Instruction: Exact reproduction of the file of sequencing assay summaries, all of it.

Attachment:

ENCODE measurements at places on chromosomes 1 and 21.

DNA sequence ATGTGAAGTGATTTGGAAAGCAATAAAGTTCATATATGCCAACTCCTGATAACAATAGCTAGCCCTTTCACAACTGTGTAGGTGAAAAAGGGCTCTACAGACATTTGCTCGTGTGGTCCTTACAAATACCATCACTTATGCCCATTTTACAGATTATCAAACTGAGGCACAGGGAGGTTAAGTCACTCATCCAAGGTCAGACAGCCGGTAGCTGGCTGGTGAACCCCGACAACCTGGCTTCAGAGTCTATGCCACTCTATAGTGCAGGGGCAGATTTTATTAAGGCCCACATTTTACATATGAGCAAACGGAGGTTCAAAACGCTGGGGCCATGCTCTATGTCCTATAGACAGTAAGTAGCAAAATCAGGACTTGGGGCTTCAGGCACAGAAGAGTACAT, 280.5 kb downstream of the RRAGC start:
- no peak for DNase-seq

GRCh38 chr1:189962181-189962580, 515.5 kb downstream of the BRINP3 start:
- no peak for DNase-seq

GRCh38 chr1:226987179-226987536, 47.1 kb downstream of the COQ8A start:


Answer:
ENCODE measurements at places on chromosomes 1 and 21.

DNA sequence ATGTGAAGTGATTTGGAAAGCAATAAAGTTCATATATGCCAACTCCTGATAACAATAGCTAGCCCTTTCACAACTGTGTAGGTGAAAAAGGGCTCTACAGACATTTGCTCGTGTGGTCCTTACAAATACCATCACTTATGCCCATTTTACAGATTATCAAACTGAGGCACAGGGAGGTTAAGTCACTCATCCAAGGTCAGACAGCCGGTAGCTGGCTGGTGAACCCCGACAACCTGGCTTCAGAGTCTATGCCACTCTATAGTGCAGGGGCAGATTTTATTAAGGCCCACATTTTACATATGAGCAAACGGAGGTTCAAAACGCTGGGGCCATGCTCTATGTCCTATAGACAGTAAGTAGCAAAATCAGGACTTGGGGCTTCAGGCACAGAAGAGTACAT, 280.5 kb downstream of the RRAGC start:
- no peak for DNase-seq

GRCh38 chr1:189962181-189962580, 515.5 kb downstream of the BRINP3 start:
- no peak for DNase-seq

GRCh38 chr1:226987179-226987536, 47.1 kb downstream of the COQ8A start: